A healthy, well-tended lawn is not only attractive, it is also better able to handle stress during hot, dry periods. Deep roots, watering and proper fertilization all provide the necessary components to a healthy lawn. Too much fertilizer burns lawns, while too little leads to weak growth. Nitrogen provides the most important nutrient to the lawn, advises Ohio State University Extension, but over-application leads to overly fast growth. Frequent, light applications add the necessary nutrients at a rate the lawn can sustain.
Water the lawn thoroughly the day before fertilizing, as fertilizer may damage overly dry grass. Soak each area of the lawn for 15 minutes, as this allows the moisture to penetrate down to the root zone.
Apply 5 pounds of 10-6-4 fertilizer per 1,000 square feet of lawn in spring when the lawn begins actively growing again, usually in April or May. Apply up to 10 pounds of 10-6-4 in July and up to 20 pounds in October or November right before the lawn goes dormant for winter.
Move the lever on the fertilizer spreader to the closed position. Pour the fertilizer into the spreader until the spreader is 1/2 to 2/3 full. Adjust the application rate knob on the spreader until it is set to the proper setting for the fertilization rate necessary.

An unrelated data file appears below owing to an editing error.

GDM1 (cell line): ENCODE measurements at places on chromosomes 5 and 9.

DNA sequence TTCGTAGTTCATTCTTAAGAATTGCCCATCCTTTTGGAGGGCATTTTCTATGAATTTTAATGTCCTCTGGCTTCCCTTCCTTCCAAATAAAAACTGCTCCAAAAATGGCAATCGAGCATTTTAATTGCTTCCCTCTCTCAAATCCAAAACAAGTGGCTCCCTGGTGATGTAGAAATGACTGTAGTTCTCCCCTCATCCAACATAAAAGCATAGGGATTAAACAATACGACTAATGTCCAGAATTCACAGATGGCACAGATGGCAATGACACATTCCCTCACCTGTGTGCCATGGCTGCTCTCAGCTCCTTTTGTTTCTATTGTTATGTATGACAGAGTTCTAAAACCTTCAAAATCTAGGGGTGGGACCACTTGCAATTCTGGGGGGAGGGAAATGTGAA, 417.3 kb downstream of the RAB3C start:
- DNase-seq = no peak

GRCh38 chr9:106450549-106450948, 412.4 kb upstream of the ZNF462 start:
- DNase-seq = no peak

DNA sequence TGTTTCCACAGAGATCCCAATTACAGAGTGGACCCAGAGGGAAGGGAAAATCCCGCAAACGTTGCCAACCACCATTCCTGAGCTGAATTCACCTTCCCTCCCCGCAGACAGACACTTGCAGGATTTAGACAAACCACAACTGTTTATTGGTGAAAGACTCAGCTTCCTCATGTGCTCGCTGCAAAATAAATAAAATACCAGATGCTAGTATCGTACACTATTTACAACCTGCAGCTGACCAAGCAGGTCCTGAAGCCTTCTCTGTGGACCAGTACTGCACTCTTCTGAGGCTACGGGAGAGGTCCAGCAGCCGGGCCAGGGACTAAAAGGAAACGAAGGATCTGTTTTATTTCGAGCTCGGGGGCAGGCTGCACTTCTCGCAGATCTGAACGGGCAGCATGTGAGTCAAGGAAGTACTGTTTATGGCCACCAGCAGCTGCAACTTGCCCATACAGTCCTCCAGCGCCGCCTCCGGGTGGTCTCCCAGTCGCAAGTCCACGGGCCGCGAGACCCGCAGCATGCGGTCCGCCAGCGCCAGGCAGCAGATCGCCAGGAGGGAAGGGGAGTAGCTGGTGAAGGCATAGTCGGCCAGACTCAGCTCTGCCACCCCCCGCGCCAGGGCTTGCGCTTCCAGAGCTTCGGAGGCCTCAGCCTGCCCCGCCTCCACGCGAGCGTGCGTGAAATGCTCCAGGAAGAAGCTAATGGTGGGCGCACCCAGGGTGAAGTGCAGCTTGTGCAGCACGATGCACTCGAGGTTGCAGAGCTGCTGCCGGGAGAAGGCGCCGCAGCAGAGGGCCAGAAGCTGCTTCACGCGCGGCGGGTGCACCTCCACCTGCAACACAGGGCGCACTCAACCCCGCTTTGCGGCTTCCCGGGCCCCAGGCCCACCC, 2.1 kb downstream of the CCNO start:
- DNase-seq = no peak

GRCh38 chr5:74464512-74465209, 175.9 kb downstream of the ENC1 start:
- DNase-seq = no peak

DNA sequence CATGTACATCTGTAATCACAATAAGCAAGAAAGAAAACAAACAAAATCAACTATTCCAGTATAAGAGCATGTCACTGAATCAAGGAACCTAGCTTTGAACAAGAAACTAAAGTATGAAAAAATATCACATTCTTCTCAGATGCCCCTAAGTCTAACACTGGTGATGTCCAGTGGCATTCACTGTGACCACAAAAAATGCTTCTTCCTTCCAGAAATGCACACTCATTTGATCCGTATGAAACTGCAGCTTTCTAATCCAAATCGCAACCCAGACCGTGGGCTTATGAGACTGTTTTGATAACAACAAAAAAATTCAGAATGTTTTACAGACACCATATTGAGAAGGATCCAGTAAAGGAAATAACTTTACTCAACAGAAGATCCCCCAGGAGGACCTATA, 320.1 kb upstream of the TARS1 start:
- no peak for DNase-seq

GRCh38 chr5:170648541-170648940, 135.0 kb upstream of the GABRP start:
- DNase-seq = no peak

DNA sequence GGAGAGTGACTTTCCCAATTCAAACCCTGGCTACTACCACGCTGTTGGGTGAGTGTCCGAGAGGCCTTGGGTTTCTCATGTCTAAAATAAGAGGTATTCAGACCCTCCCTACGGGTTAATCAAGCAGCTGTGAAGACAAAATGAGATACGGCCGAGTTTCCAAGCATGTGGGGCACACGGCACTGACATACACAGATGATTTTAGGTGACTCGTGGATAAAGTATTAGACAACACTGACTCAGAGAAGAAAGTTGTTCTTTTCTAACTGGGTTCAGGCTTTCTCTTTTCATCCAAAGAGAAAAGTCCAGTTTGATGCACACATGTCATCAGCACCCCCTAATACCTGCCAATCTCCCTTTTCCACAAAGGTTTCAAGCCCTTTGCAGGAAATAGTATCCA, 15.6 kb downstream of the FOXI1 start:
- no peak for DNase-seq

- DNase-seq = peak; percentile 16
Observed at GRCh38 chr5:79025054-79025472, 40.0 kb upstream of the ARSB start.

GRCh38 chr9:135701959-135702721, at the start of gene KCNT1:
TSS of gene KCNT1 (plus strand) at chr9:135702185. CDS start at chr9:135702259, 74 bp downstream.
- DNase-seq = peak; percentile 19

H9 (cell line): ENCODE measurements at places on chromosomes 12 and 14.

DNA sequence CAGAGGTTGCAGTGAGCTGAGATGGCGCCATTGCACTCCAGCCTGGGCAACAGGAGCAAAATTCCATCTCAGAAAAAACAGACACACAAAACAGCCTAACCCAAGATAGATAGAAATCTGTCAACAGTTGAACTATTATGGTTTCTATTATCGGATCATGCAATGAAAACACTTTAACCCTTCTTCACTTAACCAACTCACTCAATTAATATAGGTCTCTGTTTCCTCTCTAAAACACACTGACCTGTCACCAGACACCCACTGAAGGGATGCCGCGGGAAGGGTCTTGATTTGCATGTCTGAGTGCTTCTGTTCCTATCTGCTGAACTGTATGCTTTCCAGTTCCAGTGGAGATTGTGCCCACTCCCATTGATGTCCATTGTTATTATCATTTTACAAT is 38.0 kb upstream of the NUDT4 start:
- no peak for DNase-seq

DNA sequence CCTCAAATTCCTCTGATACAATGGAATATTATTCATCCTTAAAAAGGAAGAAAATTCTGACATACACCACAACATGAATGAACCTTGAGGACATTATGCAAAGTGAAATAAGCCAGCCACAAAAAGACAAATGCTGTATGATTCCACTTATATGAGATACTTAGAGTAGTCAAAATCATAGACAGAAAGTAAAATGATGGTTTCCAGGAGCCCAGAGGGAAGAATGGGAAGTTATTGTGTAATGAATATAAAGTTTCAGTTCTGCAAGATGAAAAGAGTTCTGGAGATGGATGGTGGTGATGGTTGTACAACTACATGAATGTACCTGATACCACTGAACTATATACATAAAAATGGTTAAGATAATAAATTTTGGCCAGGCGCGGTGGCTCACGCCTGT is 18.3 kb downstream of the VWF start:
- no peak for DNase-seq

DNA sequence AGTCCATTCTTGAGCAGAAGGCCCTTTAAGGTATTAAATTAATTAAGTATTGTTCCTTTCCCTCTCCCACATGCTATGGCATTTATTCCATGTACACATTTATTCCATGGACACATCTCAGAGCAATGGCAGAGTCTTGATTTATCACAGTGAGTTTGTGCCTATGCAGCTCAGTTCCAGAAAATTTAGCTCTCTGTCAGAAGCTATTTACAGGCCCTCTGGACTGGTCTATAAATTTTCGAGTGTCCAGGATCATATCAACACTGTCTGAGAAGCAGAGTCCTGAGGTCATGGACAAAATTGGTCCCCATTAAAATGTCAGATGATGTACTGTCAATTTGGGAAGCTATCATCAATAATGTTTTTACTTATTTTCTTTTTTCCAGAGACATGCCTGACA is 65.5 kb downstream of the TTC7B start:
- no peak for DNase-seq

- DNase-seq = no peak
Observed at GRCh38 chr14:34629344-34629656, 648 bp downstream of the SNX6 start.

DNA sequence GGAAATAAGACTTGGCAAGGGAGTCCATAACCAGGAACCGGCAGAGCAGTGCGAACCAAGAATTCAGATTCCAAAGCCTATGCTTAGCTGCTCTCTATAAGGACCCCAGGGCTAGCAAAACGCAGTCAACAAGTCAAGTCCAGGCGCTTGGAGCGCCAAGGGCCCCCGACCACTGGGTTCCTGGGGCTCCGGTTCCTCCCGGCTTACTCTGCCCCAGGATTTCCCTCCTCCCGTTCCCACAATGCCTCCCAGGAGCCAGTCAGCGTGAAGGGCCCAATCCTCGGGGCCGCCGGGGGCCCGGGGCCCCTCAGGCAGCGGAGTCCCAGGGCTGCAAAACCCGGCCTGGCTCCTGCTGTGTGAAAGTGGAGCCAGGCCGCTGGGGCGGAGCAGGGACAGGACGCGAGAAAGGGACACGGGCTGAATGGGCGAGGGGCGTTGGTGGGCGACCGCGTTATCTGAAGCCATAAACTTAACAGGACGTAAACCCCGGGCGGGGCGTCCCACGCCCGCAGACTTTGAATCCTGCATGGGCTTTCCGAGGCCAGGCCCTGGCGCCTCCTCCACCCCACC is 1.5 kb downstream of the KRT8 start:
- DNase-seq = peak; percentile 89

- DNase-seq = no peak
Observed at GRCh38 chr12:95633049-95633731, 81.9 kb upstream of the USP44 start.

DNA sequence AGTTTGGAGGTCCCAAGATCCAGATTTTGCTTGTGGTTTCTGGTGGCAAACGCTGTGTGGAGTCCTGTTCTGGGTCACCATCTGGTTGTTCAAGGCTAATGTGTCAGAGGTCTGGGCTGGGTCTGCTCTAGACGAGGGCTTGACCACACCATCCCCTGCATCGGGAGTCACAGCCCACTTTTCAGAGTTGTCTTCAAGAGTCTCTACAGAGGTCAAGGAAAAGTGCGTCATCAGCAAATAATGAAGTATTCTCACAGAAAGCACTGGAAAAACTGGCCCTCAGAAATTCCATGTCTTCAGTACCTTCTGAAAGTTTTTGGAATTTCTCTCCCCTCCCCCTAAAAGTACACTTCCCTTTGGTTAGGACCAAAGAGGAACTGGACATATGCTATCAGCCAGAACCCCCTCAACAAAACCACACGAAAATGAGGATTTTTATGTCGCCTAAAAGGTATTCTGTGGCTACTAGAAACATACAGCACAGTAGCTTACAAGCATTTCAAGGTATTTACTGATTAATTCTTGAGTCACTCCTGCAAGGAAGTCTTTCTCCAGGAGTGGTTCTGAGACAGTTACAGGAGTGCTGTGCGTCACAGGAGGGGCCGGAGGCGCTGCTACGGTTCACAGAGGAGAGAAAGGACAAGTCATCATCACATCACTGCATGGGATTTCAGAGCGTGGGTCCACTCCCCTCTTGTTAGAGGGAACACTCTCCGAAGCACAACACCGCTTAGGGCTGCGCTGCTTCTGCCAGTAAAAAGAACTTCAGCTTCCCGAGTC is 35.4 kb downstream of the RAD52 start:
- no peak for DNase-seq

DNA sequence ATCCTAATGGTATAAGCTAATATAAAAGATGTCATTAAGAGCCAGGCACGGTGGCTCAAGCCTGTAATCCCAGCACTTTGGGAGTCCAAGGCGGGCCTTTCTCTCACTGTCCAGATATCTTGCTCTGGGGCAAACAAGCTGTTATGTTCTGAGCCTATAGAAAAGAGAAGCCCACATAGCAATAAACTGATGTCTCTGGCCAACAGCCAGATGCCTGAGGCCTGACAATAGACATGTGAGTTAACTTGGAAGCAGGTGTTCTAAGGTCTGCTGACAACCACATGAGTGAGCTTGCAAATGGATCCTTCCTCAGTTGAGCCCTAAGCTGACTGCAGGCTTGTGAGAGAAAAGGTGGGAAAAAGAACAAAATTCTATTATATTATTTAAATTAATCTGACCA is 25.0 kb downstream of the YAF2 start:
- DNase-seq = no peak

Open the release lever so the fertilizer comes out the bottom of the spreader. Push the spreader across the lawn at an even pace. Close the release lever when you reach the end of the lawn and turn the spreader back around.
Open the release lever and push the spreader at the same pace down the next row. Overlap the rows by 3 to 5 inches to ensure even coverage. The slightly higher fertilizer application in the overlapped area does not damage the lawn. Continue to walk the spreader up and down each row until the entire lawn is fertilized.
Water the lawn within 24 hours of fertilizer application. Wait 48 hours to water if you used a fertilizer that includes a weed killer as this gives the weed killer time to work.